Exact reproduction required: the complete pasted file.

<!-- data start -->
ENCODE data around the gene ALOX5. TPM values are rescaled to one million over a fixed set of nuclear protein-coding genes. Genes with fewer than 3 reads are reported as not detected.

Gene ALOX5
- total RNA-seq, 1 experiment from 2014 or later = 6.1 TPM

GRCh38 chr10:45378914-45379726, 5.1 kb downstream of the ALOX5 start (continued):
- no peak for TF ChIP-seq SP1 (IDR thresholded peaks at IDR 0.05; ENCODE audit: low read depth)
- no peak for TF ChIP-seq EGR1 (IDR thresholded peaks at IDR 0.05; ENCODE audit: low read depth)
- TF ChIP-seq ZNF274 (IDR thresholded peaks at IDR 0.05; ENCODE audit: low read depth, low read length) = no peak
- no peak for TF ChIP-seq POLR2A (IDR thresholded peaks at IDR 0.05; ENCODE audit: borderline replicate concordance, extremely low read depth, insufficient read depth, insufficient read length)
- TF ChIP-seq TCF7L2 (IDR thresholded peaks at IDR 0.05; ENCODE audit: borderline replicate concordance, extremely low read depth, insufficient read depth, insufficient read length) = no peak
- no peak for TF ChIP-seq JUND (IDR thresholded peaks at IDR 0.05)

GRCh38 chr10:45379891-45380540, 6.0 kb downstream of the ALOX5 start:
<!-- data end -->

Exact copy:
ENCODE data around the gene ALOX5. TPM values are rescaled to one million over a fixed set of nuclear protein-coding genes. Genes with fewer than 3 reads are reported as not detected.

Gene ALOX5
- total RNA-seq, 1 experiment from 2014 or later = 6.1 TPM

GRCh38 chr10:45378914-45379726, 5.1 kb downstream of the ALOX5 start (continued):
- no peak for TF ChIP-seq SP1 (IDR thresholded peaks at IDR 0.05; ENCODE audit: low read depth)
- no peak for TF ChIP-seq EGR1 (IDR thresholded peaks at IDR 0.05; ENCODE audit: low read depth)
- TF ChIP-seq ZNF274 (IDR thresholded peaks at IDR 0.05; ENCODE audit: low read depth, low read length) = no peak
- no peak for TF ChIP-seq POLR2A (IDR thresholded peaks at IDR 0.05; ENCODE audit: borderline replicate concordance, extremely low read depth, insufficient read depth, insufficient read length)
- TF ChIP-seq TCF7L2 (IDR thresholded peaks at IDR 0.05; ENCODE audit: borderline replicate concordance, extremely low read depth, insufficient read depth, insufficient read length) = no peak
- no peak for TF ChIP-seq JUND (IDR thresholded peaks at IDR 0.05)

GRCh38 chr10:45379891-45380540, 6.0 kb downstream of the ALOX5 start: